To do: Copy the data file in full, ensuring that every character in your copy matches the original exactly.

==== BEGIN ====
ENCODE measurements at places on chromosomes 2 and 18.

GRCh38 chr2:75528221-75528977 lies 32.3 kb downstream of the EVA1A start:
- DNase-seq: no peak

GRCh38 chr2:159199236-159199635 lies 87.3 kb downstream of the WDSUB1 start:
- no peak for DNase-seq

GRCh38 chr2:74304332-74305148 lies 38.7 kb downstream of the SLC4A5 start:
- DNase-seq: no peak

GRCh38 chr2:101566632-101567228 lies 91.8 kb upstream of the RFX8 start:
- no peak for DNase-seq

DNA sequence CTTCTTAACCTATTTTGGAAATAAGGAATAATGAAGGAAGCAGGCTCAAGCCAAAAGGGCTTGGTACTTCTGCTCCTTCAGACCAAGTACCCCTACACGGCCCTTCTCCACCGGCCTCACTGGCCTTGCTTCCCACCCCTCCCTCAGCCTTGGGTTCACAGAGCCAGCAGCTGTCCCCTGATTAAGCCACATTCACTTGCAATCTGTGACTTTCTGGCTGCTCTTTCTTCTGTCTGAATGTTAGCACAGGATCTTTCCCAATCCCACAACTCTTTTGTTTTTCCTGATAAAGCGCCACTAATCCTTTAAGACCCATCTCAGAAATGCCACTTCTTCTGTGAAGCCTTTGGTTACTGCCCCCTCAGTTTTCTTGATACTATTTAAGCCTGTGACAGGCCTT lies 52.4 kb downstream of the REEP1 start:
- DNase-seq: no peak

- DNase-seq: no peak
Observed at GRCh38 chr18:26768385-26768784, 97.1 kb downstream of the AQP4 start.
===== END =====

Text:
ENCODE measurements at places on chromosomes 2 and 18.

GRCh38 chr2:75528221-75528977 lies 32.3 kb downstream of the EVA1A start:
- DNase-seq: no peak

GRCh38 chr2:159199236-159199635 lies 87.3 kb downstream of the WDSUB1 start:
- no peak for DNase-seq

GRCh38 chr2:74304332-74305148 lies 38.7 kb downstream of the SLC4A5 start:
- DNase-seq: no peak

GRCh38 chr2:101566632-101567228 lies 91.8 kb upstream of the RFX8 start:
- no peak for DNase-seq

DNA sequence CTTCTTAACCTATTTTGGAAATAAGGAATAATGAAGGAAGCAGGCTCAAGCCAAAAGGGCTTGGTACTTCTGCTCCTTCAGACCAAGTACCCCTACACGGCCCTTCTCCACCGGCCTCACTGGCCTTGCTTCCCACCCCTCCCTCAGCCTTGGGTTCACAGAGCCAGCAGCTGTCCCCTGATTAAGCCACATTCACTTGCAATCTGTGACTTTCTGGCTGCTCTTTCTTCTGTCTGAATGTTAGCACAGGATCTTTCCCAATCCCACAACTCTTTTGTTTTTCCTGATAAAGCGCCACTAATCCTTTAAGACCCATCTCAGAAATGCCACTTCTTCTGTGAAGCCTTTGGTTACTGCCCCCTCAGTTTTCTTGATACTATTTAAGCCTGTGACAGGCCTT lies 52.4 kb downstream of the REEP1 start:
- DNase-seq: no peak

- DNase-seq: no peak
Observed at GRCh38 chr18:26768385-26768784, 97.1 kb downstream of the AQP4 start.